The public-relations world is changing. With the need for continuously updated websites and 24-hour news cycles comes a push for PR companies to fill the content void with articles pitched by their clients.
Interviews and profiles are increasingly becoming things of the past as some editors are seeking contributed pieces, preferably written by experts in a specific field. Ideally for the editors, these columns might require little fact checking and only minor copy editing.
By contributing their expertise, businesspeople get their name out there and websites are provided with much needed content.
Unfortunately that’s not always the client's expectation. This is where PR firms need to do a better job of educating clients on what’s required of them in the age of the Internet.
Don’t let clients’ hopes of interviews and profiles praising their business culture (or innovative technology) or their expections of a CEO’s rags-to-riches story cloud their vision about public relations. Instead be sure clients are aware that getting their names out there requires some legwork.
And while there’s a lot of work involved when a businessperson contributes an article, it becomes easier and less time-consuming over time and the benefits far outweigh the minor challenge. Outlets are always in need of articles, so chances are, if a client and the publicist are easy to work with, the writing will be welcomed.
Another benefit comes from the fact that clients can have some control over the message (although someone will edit the piece). But that's totally not the case when a publication writes its own article about the client.
About 90 percent of my public-relations work involves pitching outlets. I have learned a thing or two about writing contributed content and op-eds. Here are my tips for ensuring constant media placements for contributed pieces:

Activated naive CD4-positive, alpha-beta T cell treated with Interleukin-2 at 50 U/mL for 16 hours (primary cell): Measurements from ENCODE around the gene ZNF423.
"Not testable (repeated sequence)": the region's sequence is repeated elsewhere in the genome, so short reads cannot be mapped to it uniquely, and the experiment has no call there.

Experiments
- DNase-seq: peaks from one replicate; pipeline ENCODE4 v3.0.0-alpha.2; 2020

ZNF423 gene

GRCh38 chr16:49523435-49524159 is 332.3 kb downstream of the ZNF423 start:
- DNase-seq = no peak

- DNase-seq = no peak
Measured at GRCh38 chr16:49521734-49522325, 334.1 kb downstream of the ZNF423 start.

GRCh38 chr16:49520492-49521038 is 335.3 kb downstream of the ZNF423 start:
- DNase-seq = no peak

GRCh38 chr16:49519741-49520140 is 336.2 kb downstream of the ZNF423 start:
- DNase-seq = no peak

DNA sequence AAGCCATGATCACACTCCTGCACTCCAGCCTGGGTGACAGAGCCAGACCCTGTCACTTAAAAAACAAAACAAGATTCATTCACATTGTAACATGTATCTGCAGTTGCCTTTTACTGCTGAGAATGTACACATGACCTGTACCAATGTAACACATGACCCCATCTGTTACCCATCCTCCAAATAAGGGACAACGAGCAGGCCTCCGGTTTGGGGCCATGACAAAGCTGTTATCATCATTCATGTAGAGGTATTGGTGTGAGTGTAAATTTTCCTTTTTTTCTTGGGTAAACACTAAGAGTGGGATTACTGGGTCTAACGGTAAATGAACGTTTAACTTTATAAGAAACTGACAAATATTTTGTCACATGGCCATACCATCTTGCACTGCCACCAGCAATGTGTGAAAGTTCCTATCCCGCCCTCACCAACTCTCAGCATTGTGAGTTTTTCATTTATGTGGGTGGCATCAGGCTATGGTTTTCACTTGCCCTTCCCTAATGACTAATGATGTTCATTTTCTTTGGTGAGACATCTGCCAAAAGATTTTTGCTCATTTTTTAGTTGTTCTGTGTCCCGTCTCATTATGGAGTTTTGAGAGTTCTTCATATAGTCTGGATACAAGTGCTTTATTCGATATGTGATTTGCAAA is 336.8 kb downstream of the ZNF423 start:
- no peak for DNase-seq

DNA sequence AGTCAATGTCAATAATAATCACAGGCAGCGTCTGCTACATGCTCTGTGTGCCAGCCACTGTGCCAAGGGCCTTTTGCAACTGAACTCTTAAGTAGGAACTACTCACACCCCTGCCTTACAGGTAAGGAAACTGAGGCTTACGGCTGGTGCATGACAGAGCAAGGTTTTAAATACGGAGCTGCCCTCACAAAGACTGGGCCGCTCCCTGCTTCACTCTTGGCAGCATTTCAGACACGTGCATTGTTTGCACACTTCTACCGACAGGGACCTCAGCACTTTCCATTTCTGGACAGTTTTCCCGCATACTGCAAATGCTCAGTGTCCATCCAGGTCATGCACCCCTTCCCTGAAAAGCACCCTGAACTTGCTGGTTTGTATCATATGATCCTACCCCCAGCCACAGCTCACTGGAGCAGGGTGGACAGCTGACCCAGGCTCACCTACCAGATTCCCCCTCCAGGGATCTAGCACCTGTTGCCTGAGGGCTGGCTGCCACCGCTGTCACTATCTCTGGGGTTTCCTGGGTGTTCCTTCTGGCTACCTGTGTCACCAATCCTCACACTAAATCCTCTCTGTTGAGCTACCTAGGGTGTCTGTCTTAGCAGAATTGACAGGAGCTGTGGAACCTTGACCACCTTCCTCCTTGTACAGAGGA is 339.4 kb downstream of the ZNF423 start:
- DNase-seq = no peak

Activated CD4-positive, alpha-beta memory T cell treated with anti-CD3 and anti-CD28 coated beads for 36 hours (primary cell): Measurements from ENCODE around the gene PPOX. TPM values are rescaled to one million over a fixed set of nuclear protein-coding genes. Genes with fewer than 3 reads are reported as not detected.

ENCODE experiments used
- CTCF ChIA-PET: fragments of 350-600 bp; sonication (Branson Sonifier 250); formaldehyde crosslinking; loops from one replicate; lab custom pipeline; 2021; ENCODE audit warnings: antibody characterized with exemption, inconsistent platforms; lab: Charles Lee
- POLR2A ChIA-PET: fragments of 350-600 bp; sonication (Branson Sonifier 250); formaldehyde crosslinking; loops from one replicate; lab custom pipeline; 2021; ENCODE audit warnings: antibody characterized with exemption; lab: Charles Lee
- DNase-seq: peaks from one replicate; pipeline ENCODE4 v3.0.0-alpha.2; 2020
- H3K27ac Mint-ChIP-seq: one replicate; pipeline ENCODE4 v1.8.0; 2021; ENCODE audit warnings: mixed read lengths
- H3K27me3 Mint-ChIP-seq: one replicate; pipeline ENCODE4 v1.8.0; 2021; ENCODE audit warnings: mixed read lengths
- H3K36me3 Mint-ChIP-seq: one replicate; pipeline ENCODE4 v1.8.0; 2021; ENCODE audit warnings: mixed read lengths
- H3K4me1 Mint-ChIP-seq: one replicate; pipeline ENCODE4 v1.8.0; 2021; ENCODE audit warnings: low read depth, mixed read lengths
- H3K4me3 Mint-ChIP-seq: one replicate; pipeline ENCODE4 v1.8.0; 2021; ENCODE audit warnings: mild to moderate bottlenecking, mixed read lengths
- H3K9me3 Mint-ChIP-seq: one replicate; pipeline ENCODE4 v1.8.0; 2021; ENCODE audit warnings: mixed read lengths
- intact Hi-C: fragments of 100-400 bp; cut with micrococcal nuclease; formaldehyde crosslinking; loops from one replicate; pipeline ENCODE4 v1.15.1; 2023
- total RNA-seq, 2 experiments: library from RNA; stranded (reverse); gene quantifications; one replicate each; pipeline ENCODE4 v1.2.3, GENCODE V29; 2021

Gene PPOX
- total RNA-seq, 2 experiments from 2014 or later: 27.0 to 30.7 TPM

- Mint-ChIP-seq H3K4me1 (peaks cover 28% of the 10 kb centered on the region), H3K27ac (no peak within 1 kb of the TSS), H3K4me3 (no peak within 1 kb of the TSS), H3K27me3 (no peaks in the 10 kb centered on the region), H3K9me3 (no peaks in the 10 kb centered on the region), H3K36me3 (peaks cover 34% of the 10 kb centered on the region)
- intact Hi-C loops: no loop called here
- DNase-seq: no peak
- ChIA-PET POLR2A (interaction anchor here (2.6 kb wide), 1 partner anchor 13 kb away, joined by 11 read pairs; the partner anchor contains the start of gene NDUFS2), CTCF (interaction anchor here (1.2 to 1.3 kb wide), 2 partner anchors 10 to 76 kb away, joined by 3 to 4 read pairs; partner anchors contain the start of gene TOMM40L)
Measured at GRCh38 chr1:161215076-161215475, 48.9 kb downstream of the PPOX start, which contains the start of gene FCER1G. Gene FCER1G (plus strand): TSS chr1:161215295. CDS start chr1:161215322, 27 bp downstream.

This is the golden rule of writing articles for tier-1 publications. Don't write articles on the five reasons the company's business is the best or the four ways the organization is better than its competitors.
Instead, executives should write articles based their expertise or what they've learned from their jobs.
This article is a good example of that, by the way. While it’s not about my business, the topic -- discovering what works for contributed articles -- is something that I have learned from my business and professional career.
Remember: The purpose of such articles is to share knowledge -- not be a billboard for the businessperson. That's called advertising.
Related: Why Leaders Are Great Storytellers
One question I receive from clients time and time again is where I get my story ideas from. This is easy: I pull them from my own life and business experiences.
For my Entrepreneur.com pieces, for example, I look for current concerns about my business and write about them. If they're plaguing me as a small business owner, I’m probably not alone.
A person doesn't necessarily have to be the world's greatest expert in a subject in order to write about it. Instead write about the experiences encountered in business and successful tactics that have resonated.
I often write about how I go about solving the problems that I encounter in a workday. Or I interview other entrepreneurs and share what's working for them. By looking at professional life for inspiration, it's possible to not run out of things to discuss.
And contributed articles don’t necessarily have to be about the client's industry. For example, on top of writing about PR, I also write about cash flow, time management and finding new clients -- topics that any small-business owner can relate to.
Think about how you read articles online. In this day and age, people don’t like to read pages and pages of content, even on topics they love. Instead they browse, skimming from page to page. When I write articles, I generally stick to a list format, offering up tips that allow readers to view what I’ve written yet take away valuable information in an instant.
As a general rule, most outlets want articles to be n the 600- to 800-word range, which is good for the readers who're skimming pieces and busy writers. Keep things short and focus only on providing valuable information with real world examples.
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